But, as we have said, the encroachment of fast-food outlets has caused not only the disappearance of many much-loved family run restaurants, but also harm to the environment at the most problematic time imaginable: according to the UN Intergovernmental Panel on Climate Change (IPCC) we have around twelve years to implement major changes to our level of greenhouse gas emissions, unless we wish to face a major catastrophe.
At the moment, we are already seeing rising sea levels; increasing heat waves – according to NASA, the years 2013-2018 have been the hottest on record -, and an increase in the number of natural disasters such as hurricanes, tsunamis and droughts (which in 2018 caused an 8% drop in cereal crops in Europe, according to a EU report). Food production and climate are intrinsically related.
The biggest schism between the way we farm and the environment started with the introduction of chemicals into the food manufacturing process, around 1903.
As we have said, civilisation – if we take the word to mean the beginning of sedentary communities in Mesopotamia some six and a half thousand years ago - is a relatively recent development. But the rise of civilisation, with its attendant phenomena such as agriculture, religion, a state apparatus, social hierarchies and so forth, is also the root source of a dilemma which haunts mankind to this day.
Briefly put, for the 300,000 years that we were hunter- gatherers, we were at one with nature, in the unsentimental sense that we did not feel that we were above it, or somehow superior to it, or simply not part of it. We also, according to the latest research, formed small groups of between 20 to 30 people, which were remarkably egalitarian, in which the individual and the collective were complementary.
With the rise of civilisation, with groups too large to manage, both the closeness to nature and the complementary relationship between individuals and their collectives began to fall apart.
Religion, the state, and technological progress have, over the years, given many people the idea that we do not form an integral part of nature but are somehow alien to it or at least do not have to deal with it directly except to subdue it to our own ends (an attitude currently voiced vociferously by climate change deniers everywhere).
At the same time, the rise of hierarchies, in which a privileged few fought to maintain the rights of individuals such as themselves, which gave rise to a large mass of people who had to fight for their much trampled-upon collective rights, brought about the emergence of political opinion along a left-right axis – the right stressing individual rights at all costs, and the left defending collective rights at all costs.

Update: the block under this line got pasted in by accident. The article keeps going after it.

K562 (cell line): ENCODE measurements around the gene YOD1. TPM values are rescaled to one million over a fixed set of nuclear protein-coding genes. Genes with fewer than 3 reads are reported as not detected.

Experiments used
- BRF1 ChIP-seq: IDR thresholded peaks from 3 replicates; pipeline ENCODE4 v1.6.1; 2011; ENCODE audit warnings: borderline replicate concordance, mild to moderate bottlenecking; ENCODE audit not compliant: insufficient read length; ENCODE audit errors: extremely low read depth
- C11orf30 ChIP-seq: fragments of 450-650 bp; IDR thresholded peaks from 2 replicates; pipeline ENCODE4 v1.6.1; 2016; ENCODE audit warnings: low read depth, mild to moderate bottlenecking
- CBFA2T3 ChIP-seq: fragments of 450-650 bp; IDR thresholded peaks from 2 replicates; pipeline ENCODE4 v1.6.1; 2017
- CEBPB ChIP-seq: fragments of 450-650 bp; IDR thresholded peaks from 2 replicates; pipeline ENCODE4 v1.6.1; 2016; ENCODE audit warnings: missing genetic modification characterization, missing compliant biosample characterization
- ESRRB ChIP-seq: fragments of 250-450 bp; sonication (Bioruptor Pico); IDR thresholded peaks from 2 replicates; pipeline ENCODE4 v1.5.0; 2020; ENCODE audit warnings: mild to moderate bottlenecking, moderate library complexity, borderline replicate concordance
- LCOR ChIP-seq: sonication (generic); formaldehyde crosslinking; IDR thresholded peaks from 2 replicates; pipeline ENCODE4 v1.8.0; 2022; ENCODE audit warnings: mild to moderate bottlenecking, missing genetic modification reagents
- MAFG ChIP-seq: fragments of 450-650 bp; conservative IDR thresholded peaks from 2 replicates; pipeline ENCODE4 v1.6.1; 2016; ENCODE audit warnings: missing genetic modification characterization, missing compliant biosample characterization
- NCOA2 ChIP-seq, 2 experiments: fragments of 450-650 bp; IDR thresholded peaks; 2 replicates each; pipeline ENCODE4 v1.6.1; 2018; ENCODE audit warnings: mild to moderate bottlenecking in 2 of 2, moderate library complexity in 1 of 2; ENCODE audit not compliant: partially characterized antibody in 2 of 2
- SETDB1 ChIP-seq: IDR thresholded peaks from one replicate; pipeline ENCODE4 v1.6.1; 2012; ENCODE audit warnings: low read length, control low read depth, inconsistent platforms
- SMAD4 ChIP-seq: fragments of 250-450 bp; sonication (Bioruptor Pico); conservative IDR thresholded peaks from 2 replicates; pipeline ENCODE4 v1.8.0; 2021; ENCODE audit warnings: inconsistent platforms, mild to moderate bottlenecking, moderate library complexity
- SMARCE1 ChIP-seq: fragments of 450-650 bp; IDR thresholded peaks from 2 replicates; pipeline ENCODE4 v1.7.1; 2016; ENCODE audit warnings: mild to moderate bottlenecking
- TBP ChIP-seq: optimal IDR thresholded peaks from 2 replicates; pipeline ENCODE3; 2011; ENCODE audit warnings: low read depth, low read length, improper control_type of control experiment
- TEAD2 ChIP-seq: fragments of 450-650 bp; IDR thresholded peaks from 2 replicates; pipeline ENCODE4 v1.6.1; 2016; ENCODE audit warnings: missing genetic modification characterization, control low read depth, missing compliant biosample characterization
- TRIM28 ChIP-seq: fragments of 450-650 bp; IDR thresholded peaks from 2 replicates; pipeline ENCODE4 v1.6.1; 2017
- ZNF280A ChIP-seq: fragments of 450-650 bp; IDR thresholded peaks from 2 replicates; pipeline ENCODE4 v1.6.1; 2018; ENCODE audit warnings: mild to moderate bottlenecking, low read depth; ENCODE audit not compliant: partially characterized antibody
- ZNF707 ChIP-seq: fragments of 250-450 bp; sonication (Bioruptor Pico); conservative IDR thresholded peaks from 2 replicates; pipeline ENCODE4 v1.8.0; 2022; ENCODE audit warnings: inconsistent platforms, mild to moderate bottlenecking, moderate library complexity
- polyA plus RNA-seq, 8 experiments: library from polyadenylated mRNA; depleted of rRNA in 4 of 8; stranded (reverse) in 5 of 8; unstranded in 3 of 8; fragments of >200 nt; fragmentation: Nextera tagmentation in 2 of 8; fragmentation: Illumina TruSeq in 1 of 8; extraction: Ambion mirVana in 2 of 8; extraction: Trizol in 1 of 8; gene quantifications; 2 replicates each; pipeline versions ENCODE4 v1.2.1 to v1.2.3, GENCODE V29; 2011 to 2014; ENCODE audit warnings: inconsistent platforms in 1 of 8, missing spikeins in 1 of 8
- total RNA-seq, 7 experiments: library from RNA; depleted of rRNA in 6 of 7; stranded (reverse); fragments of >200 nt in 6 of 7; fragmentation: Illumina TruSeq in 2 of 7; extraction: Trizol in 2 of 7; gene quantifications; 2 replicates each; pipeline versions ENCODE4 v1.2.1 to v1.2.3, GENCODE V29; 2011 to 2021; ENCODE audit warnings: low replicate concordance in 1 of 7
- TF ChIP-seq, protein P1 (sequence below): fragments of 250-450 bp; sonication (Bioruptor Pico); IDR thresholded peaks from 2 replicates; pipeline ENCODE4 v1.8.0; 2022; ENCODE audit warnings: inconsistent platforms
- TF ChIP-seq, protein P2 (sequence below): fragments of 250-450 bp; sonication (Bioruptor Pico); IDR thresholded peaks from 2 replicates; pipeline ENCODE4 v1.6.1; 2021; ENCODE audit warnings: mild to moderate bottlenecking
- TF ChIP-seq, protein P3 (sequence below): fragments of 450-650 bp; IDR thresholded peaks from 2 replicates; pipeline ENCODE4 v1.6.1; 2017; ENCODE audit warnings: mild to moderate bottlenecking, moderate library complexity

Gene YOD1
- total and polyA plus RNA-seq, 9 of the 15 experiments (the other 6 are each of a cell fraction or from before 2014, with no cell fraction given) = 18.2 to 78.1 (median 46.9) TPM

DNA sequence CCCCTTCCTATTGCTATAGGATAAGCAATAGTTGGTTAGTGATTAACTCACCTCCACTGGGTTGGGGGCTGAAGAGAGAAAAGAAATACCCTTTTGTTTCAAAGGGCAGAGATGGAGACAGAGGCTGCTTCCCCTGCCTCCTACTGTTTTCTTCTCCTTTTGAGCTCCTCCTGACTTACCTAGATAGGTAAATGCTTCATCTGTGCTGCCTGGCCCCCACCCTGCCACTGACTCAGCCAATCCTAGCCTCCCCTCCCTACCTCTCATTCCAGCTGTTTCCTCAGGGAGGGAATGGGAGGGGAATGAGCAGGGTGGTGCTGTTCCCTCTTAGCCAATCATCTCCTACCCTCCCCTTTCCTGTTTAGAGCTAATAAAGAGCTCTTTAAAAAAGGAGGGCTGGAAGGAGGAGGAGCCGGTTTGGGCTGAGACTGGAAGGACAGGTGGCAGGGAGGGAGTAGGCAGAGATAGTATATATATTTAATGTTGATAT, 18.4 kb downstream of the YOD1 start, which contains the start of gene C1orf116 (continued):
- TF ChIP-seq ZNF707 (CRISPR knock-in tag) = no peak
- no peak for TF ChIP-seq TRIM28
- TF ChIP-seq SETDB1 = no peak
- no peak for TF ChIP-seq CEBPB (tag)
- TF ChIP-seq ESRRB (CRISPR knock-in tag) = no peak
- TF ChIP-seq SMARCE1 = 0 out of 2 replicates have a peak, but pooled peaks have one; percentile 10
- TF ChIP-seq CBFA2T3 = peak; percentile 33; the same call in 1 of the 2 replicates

This has led time and again to split societies, wars, uprisings, and assaults as horrendous as they are frequent on human rights from both the left and the right.
It is well-known that the chain restaurants that spread like wildfire in the individualistic, capitalist culture of the 20th century, helped to wipe out thousands of family run restaurants; On the other side of the Iron Curtain, under communism, something very similar was happening during the same period, thanks to the imposition of collective, state-run eateries, which also put paid to the majority of family run restaurants.
When the individual is allowed to run amok outside the collective (and ignoring his or her role in it), and collectives are allowed to stifle individual activity, the results are, logically enough, disastrous. This applies in full to the destruction of family run restaurants, which by definition are establishments in which the individual and the collective are in a state of mutualistic symbiosis.
This dynamic, harmonious interaction between these two parts - the individual and the collective - are essential to evolution. The opposite, as we are discovering, only leads to the end of evolution and even our very existence.
Nobody is claiming that a return to a healthier, more traditional way of eating is going to save the planet on its own, but a change in our eating habits precisely where most food is consumed – namely restaurants – would be a serious push in the right direction. And a serious push is what is required, especially in certain large industrialised countries: at the moment, for instance, only 4% of restaurants in the United States are independent, a percentage which is even lower in Russia.
Family run restaurants are not only ecologically and socially positive, but are also, it goes without saying, businesses that need to turn a profit in order to survive. FRR, with its online restaurant reservation site and its printed guides, is there to help staunch the onslaught of the industrialised restaurant chains and stimulate an increase in the number of family run restaurants and ensure the continuation of those that already exist.